Internet Socializing Not Bad
According to the New York Times, Mizuko Ito, a research at Univeristy of California, Irvine, claims that internet socializing, which has caused fear in many parents, is not necessarily bad. She says, “But their participation is giving them the technological skills and literacy they need to succeed in the contemporary world. They’re learning how to get along with others, how to manage a public identity, how to create a home page.”
The study, part of a $50 million project on digital and media learning, used several teams of researchers to interview more than 800 young people and their parents and to observe teenagers online for more than 5,000 hours. Because of the adult sense that socializing on the Internet is a waste of time, the study said, teenagers reported many rules and restrictions on their electronic hanging out, but most found ways to work around such barriers that let them stay in touch with their friends steadily throughout the day.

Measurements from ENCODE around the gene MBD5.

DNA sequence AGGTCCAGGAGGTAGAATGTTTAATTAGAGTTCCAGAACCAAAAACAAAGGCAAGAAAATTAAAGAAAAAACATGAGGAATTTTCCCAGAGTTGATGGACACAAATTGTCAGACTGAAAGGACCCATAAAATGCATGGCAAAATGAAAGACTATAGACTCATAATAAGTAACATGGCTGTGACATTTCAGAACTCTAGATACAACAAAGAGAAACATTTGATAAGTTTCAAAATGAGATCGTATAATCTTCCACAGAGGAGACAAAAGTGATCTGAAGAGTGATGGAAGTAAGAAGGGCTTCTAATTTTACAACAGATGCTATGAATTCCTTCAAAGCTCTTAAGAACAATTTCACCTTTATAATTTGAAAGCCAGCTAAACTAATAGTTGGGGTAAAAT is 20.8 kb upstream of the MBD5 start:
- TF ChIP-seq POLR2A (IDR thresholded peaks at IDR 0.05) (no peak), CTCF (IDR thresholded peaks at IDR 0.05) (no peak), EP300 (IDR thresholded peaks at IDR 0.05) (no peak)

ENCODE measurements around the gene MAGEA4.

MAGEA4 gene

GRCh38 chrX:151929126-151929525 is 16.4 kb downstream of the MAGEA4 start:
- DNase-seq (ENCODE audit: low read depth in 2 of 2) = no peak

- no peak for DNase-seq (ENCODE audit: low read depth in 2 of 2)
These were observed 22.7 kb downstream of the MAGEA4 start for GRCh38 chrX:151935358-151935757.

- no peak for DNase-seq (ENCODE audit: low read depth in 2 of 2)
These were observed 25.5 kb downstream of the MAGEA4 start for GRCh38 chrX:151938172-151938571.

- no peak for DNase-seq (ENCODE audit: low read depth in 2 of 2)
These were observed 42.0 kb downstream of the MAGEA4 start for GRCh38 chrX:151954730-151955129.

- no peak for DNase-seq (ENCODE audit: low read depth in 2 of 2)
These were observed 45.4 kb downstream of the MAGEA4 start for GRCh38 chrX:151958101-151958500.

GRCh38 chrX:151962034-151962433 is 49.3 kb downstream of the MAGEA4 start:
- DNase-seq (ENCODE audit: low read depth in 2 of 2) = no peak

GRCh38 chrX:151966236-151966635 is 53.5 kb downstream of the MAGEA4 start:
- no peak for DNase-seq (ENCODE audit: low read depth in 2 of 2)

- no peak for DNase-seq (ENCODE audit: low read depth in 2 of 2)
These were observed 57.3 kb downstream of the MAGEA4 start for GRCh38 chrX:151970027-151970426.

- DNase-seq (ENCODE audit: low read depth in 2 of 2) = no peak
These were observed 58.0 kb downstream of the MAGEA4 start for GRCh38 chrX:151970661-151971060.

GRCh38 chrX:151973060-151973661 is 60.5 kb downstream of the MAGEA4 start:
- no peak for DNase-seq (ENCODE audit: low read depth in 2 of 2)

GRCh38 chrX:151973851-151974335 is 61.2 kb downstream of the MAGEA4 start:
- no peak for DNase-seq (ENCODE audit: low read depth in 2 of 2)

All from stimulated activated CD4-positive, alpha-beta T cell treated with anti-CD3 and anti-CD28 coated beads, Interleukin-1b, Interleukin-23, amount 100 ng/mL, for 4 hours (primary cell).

This article article touched on two parts: the apparent fear of internet usage and the inter-woven presence of new media in everyday life.
In regards to the first topic, it seems pretty outdated to view social networks, such as MySpace and Facebook, as something unknown. The study came to a conclusion that “there’s been some confusion about what kids are actually doing online. Mostly, they’re socializing with their friends, people they’ve met at school or camp or sports.” Duh? It’s pretty surprising to me that a lot of people still don’t get this.
Secondly, we all have to realize that new media is the future, and we better get accustomed to it. By getting accustomed to social networks and new media, teenagers begin to understand how to take advantage of the new communication mediums. For example, it seems almost necessary to have a LinkedIn nowadays. Moreover, people learn what is safe to put in their Facebook profiles. I mean, come on, even Barack Obama is using YouTube to deliver his radio chats. Moreover, many traditional journalists use Twitter now. Communication has changed and there’s no turning back now. Better get used to it, or get left in the dust.